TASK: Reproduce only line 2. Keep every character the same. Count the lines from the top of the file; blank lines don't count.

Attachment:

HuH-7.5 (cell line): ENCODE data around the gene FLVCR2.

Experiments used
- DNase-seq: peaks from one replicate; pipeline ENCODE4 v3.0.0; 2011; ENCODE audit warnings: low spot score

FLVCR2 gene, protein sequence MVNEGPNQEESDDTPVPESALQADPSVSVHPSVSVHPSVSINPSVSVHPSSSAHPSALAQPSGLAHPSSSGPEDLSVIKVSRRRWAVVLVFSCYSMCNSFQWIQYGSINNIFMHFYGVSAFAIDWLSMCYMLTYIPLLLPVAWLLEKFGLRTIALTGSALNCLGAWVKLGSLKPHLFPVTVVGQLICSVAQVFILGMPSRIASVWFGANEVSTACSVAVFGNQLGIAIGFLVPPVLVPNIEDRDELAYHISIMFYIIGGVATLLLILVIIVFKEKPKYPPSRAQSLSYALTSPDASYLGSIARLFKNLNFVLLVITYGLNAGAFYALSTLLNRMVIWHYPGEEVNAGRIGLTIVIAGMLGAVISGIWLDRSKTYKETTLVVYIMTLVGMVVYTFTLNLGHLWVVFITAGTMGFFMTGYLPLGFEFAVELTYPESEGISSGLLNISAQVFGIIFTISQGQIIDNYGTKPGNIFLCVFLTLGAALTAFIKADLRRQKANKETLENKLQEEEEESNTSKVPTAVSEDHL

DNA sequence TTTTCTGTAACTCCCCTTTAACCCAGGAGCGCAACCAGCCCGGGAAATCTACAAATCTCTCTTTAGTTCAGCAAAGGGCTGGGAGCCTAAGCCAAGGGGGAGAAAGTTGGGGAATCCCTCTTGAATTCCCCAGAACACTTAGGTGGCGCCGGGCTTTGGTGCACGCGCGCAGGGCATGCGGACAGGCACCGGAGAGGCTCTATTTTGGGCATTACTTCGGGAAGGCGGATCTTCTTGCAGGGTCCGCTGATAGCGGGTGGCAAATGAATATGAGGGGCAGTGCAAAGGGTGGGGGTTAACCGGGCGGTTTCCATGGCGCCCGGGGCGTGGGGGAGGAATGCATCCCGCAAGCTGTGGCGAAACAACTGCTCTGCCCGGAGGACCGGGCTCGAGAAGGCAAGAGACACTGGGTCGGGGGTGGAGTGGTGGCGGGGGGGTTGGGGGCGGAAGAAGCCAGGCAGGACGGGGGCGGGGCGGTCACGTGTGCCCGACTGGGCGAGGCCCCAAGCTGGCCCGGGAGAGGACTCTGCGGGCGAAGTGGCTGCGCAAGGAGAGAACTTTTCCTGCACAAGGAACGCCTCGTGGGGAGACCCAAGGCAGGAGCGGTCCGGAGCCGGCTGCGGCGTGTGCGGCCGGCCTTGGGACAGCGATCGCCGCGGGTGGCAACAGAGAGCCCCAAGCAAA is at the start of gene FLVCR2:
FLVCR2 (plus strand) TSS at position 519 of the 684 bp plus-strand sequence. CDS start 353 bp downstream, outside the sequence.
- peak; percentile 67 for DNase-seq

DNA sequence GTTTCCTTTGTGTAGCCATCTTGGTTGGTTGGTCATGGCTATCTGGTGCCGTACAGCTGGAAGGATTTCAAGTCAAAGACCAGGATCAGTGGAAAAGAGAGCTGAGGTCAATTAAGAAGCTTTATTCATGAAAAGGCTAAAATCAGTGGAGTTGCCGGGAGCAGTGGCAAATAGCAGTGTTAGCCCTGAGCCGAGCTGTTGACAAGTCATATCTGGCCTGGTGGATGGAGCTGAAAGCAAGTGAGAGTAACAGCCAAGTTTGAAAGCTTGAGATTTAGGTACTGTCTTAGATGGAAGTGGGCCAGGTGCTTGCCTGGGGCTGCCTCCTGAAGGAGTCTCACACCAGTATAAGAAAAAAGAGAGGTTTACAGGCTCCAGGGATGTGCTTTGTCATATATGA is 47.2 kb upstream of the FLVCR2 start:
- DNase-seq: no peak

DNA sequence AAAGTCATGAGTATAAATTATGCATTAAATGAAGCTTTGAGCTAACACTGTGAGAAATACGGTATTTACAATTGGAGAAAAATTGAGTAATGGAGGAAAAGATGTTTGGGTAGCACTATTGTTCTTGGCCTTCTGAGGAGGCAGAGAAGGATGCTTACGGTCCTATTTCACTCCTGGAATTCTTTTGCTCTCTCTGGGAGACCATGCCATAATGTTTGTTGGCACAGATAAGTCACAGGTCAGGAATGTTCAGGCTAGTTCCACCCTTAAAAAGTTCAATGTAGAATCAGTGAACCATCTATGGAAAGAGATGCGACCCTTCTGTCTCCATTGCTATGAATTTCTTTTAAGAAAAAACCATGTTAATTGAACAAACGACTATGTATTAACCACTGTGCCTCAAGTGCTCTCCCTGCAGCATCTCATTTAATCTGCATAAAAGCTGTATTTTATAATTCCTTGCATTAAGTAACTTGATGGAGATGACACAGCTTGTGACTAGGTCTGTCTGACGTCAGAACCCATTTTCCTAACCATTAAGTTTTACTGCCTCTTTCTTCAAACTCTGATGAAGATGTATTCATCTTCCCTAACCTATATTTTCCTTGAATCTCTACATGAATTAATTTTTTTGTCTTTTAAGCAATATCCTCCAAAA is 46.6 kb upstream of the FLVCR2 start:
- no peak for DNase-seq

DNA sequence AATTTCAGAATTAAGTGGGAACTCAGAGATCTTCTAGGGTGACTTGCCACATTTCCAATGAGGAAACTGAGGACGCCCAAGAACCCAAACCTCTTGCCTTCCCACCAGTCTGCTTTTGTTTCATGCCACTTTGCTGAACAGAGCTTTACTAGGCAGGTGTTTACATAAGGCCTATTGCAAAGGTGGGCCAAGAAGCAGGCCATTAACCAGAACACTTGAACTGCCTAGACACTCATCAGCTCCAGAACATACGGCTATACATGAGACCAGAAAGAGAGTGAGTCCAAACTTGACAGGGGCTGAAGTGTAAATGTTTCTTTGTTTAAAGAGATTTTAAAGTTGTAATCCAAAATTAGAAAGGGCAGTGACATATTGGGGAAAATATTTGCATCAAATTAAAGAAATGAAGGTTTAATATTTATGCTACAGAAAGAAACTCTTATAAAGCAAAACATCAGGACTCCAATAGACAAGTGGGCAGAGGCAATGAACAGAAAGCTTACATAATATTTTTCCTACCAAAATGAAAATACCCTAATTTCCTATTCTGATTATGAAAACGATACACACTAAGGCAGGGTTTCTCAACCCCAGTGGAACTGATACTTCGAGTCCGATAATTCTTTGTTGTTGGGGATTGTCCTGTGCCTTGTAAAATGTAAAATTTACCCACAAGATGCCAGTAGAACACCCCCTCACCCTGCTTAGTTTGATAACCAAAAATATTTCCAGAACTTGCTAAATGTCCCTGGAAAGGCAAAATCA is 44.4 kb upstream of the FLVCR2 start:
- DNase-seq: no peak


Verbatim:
Experiments used